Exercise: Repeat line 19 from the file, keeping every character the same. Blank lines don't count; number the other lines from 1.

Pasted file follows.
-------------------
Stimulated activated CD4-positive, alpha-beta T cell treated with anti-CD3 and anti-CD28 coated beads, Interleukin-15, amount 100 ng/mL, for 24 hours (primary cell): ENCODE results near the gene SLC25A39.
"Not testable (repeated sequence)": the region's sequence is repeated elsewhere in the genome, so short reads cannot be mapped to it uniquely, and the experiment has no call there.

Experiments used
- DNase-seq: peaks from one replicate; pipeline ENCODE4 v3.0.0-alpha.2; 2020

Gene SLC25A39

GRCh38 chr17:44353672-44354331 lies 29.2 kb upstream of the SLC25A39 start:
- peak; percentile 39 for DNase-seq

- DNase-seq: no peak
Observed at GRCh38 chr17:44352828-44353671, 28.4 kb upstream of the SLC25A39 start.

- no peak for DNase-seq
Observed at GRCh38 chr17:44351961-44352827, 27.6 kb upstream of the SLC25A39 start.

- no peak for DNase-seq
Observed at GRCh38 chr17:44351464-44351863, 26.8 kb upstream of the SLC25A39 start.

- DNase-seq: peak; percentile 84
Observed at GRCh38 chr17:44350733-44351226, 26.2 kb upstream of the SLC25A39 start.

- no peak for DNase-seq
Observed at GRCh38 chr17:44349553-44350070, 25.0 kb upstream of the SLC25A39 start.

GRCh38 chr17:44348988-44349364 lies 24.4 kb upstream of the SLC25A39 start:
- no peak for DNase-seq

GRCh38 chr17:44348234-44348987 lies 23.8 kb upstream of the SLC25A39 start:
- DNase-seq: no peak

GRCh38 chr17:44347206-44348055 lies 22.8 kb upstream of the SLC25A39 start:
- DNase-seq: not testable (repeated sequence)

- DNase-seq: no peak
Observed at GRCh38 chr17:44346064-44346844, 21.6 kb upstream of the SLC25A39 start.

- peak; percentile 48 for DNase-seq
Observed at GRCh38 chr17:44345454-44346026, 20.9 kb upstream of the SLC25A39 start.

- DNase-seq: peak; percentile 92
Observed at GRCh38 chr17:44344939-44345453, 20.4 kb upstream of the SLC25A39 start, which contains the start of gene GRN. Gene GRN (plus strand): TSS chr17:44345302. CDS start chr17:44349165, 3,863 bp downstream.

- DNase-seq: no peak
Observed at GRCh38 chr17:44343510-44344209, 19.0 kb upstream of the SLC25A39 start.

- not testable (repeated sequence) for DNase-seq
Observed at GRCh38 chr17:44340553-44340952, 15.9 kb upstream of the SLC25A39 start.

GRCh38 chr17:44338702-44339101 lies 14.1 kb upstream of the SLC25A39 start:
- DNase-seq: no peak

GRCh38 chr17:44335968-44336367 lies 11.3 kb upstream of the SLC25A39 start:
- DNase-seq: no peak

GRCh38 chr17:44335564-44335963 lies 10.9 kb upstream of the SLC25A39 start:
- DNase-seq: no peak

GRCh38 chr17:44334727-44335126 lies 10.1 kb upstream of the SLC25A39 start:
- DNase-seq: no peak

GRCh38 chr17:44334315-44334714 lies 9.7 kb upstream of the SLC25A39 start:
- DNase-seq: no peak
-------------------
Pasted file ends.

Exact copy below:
- no peak for DNase-seq